This is an important point. Experience in arithmetic conditions learners to proceed from the known to find the unknown, calculating as you go; algebra is powerful because it enables you to acknowledge your ignorance as Mary Boole declared, to denote that ignorance by a symbol (in the role of as-yet-unknown), and then to express the conditions and constraints of the situation using those symbols. For example, if you can check whether a proposed answer is correct, then it is highly likely that you can use a symbol for that answer, and express the checking process as a sequence of equalities and inequalities. These then constitute the algebraic conditions to be solved.
If the language of the task is overly challenging, then that too can be simplified, perhaps by simplifying the constraint. Diagrams or picture sequences may prove helpful to capture the imposed condition.
Dimensions of Possible Variation & Range of Permissible Change
What features of either Task 1 or Task 2 can be varied while still retaining the basic structure?
Certainly the numbers can be changed: but changed to what? For example, the number one appears in four places in Task 1 and in two places in Task 2. Must they stay the same? A moments thought suggests they could vary independently, though it might be interesting to preserve a certain symmetry by keeping them all the same. So altogether there are six different numbers to change independently, or six dimensions of possible variation.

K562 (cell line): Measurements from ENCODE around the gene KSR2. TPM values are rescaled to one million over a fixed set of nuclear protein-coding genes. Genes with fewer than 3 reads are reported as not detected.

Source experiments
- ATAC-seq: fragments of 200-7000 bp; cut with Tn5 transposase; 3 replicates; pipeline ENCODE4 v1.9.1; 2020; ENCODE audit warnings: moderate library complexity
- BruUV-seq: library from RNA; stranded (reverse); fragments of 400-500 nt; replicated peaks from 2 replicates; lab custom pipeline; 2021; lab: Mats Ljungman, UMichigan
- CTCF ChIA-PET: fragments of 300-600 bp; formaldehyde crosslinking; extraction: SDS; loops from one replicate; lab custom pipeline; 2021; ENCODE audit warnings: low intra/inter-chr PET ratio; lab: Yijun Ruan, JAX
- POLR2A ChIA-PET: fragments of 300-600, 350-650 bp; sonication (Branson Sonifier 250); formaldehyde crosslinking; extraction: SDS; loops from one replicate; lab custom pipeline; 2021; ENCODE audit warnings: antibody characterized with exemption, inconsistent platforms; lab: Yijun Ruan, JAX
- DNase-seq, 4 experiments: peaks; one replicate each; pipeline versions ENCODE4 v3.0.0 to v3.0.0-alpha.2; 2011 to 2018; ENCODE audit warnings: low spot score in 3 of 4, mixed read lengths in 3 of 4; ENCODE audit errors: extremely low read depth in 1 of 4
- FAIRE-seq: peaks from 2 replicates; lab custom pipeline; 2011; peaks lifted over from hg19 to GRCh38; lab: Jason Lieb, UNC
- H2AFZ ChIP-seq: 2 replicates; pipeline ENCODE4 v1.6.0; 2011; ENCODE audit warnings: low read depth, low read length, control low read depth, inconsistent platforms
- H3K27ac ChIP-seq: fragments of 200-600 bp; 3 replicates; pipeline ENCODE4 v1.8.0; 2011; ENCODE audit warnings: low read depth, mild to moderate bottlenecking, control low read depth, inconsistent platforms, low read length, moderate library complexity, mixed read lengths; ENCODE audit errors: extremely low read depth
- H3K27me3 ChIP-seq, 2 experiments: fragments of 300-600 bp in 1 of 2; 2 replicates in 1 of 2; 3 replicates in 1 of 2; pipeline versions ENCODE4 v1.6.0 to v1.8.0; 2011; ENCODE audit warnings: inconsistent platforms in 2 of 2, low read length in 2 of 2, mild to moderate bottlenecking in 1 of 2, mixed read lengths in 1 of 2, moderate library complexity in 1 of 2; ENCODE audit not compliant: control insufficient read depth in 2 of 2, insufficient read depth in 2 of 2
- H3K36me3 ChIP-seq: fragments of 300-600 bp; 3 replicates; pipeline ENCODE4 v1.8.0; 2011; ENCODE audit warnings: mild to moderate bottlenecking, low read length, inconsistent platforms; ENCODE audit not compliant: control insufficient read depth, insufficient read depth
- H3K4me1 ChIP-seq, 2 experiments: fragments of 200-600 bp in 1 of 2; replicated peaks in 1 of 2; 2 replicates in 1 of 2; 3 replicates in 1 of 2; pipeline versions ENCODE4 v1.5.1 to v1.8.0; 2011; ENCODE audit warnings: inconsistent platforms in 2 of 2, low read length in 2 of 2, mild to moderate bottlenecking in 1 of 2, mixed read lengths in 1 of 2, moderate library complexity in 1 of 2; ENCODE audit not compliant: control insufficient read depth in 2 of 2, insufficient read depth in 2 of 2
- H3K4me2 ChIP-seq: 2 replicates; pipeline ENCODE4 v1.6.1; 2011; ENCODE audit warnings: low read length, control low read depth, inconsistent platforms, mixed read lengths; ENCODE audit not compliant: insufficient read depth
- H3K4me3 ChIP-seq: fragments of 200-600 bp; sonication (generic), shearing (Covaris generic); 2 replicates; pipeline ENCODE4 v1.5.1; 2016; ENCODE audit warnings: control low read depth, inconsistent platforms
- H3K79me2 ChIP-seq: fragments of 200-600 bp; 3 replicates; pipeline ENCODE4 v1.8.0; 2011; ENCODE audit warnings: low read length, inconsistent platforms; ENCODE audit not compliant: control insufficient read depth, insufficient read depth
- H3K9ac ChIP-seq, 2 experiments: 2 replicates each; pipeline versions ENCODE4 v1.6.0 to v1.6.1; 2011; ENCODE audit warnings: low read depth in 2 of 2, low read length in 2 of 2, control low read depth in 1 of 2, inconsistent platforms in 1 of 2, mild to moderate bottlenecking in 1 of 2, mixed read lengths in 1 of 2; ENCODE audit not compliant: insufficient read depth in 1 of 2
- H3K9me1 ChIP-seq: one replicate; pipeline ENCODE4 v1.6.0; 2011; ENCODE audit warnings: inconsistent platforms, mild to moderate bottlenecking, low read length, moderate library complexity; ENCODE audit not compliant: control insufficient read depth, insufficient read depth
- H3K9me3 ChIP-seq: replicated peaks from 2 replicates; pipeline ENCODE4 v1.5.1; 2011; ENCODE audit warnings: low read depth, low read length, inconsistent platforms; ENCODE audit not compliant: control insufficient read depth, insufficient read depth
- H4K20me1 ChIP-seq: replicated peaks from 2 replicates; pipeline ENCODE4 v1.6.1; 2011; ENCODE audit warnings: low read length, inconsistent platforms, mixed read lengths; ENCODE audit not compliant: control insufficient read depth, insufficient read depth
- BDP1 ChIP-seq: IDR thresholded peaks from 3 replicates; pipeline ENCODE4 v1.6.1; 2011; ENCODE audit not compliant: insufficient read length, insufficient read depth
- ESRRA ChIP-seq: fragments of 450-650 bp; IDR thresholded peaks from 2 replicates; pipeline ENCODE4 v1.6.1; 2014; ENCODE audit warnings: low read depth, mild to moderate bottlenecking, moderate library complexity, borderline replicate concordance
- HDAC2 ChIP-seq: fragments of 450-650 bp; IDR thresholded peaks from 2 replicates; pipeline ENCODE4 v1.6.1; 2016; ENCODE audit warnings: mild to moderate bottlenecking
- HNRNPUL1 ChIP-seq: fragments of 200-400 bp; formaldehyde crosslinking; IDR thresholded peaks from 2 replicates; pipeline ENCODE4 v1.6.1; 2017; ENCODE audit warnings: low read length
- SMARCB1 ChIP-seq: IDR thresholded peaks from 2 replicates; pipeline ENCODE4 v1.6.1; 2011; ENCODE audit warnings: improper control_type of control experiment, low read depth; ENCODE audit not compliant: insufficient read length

But what are their ranges of permissible change? Will any numbers do? Since marbles are being counted, non-negative integers are required, so the range of permissible change of the numbers appears to be non-negative integers. But any such integers? John and Anne have to start and finish with a whole number of marbles, so there may be some implicit constraints. Task 3 pursues this direction.
What about the multiples? One is already fractional, but both could have fractions as their RofPCh, and not just unit fractions.
There are other features which could change. For example, perhaps instead of one more, there could be one less, which is the same as allowing the amount more to be negative. So the RofPCh those two numbers is the integers not just the non-negatives.